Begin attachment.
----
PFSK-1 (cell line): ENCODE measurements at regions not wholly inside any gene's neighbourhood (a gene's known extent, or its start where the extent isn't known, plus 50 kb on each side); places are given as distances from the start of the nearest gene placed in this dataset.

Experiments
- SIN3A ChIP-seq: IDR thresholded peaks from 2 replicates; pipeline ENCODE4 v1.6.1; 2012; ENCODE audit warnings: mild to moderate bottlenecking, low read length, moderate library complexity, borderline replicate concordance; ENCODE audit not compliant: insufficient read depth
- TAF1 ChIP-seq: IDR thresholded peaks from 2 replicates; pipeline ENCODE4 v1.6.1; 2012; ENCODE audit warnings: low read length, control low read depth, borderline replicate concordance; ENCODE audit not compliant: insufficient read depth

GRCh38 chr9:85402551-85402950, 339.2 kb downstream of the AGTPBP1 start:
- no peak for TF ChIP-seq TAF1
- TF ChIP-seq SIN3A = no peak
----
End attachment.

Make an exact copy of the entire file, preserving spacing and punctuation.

PFSK-1 (cell line): ENCODE measurements at regions not wholly inside any gene's neighbourhood (a gene's known extent, or its start where the extent isn't known, plus 50 kb on each side); places are given as distances from the start of the nearest gene placed in this dataset.

Experiments
- SIN3A ChIP-seq: IDR thresholded peaks from 2 replicates; pipeline ENCODE4 v1.6.1; 2012; ENCODE audit warnings: mild to moderate bottlenecking, low read length, moderate library complexity, borderline replicate concordance; ENCODE audit not compliant: insufficient read depth
- TAF1 ChIP-seq: IDR thresholded peaks from 2 replicates; pipeline ENCODE4 v1.6.1; 2012; ENCODE audit warnings: low read length, control low read depth, borderline replicate concordance; ENCODE audit not compliant: insufficient read depth

GRCh38 chr9:85402551-85402950, 339.2 kb downstream of the AGTPBP1 start:
- no peak for TF ChIP-seq TAF1
- TF ChIP-seq SIN3A = no peak